But then, if the report by AP credited to Mr. Gaddafi’s son warning the protesters that the government would “fight until the last man, the last woman, the last bullet was true, I have no choice other than to let my admiration diminish—for Mr. Gaddafi has since blamed Osama Bin Laden for trying to create Islamic Emirate in Libya

Oh, my impression had been that Brother Leader Gaddafi had managed to create a river in the desert. Or is the current protest in Libya a path to paving way for the influence of the West in a country that detests foreign occupation and oppression in whatever form? Libyan opposition should think and think to make sure they do not fall into the trap of colonialism by proxy.

Libyans should also understand the fact that capitalism does not necessarily mean happiness. They should know that all those benefits, subsidy, welfare being enjoyed under Gaddafi’s now hated system may disappear under IMF/Capitalism induced government. They should be cautious of any Western inspired opposition who may eventually become the stooge of the brutal colonialists. Definitely, it will soon be clear to us as it is now clear to us the origin of international propaganda, terrorism, shock doctrine and all that is befuddling our senses.     

As for Libyans, well, if a woman does not try another man besides her husband, she may never know the better man, according to my people. Most importantly and even ironically is the fact that the happening in Libya may be more than what you think. Who is behind it? And who is behind the uprising in the Middle East?

Hakeem Babalola is currently teaching English Communication in Budapest, Hungary. He loves writing, a vehicle by which he rides to relieve himself of certain emotions. His articles have appeared in Nigerian newspapers including Nigerian Tribune, Daily Champion, Vanguard, Daily Trust respectively. He is also a contributor to several online magazines like,, voiceofnigerians and a host of others. Hakeem is a member of Association of Hungarian Journalists.  

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Race and Arab Nationalism in Libya—by Glen Ford—The Arab re-awakening, as I recently remarked, “will be plagued by fits and starts and disappointments and tragedies—but it cannot be rolled back.” In the turmoil, what is also re-awakened – or never really dormant—is a “problematic” form of anti-black racism that appears, at least in some parts of the North African Maghreb, endemic and woven into the fabric of Arab nationalism.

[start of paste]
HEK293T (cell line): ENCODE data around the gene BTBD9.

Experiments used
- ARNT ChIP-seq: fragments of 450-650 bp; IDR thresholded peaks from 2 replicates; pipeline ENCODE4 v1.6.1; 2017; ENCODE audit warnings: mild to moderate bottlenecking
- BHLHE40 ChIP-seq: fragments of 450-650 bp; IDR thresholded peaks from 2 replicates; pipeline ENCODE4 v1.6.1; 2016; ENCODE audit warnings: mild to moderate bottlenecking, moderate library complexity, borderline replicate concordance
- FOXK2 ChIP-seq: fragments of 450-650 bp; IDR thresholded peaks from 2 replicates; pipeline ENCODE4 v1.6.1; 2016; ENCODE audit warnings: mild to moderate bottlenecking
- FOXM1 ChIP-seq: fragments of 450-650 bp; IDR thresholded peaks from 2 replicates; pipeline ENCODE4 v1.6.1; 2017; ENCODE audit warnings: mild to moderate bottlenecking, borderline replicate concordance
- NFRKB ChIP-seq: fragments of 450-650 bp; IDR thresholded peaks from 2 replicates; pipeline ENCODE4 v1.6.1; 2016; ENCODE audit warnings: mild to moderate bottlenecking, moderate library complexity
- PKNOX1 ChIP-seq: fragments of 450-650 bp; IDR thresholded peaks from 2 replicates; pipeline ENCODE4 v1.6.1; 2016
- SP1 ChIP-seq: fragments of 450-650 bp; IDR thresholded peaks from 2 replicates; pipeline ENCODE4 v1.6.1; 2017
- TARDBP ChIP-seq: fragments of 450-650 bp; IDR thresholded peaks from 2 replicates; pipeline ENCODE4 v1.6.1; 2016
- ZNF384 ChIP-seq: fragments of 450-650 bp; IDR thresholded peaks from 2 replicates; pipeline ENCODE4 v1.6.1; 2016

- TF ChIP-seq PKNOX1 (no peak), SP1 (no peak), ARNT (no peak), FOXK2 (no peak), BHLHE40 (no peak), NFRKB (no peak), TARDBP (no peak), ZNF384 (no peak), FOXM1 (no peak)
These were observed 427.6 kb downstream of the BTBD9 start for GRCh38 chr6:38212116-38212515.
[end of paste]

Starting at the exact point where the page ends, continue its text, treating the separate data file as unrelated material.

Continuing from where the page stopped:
The (re)emergence of Arab nationalism nevertheless represents a catastrophe for U.S. imperialism, which abhors all nationalisms except its own as it seeks to bend every national aspiration to the will of capital and its war machinery. However, the racism that is clearly manifest in Libya’s current dynamic is also a huge impediment to pan-African solidarity, inviting new waves of imperial mischief on the continent. On that score, we should have no illusions.—BlackAgendaReport

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A Libyan Leader at War With Rebels, and Reality—by David D. Kirkpatrick— March 6, 2011—Al-Qadhafi’s mastery of tactical maneuvering has kept him in power for nearly 40 years. . . . Colonel Qaddafi maintains a strong interest in American books about public affairs. In one cable, the embassy reported that Colonel Qaddafi assigned trusted aides to prepare Arabic summaries of Fareed Zakaria’s The Post-American World, Thomas Friedman’s The World Is Flat 3.0, George Soros’s The Age of Fallibility: Consequences of the War on Terror and President Obama’s The Audacity of Hope. Another of Zakaria’s books, The Future of Freedom: Illiberal Democracy at Home and Abroad, was said to be a Qaddafi favorite. . . . The Libyan leader repeatedly sought to meet with the new American president . . .and wrote him . . . “on behalf of all Africa” and “in the name of all Arab leaders as I am their dean.”

“The black man is not less competent than the white man,” Colonel Qaddafi told Mr. Obama. “I salute the American people who have chosen you in these historical elections for such a high position, so that you may lead the change that you have promised them.”—NYTimes

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African viewpoint: Colonel’s continent? African Mercenaries?—25 February 2011—Part of the Libyan story now is the scramble to escape of Turks, Germans, Indians, Englishmen, Italians, Malaysians and a host of other nationalities that include black men commonly known as Africans. In the violence of the last fortnight, the colonel’s African connections have only served to rekindle a deep-rooted racism between Arabs and black Africans. As mercenaries, reputedly from Chad and Mali fight for him, a million African refugees and thousands of African migrant workers stand the risk of being murdered for their tenuous link to him. One Turkish construction worker told the BBC: “We had 70-80 people from Chad working for our company.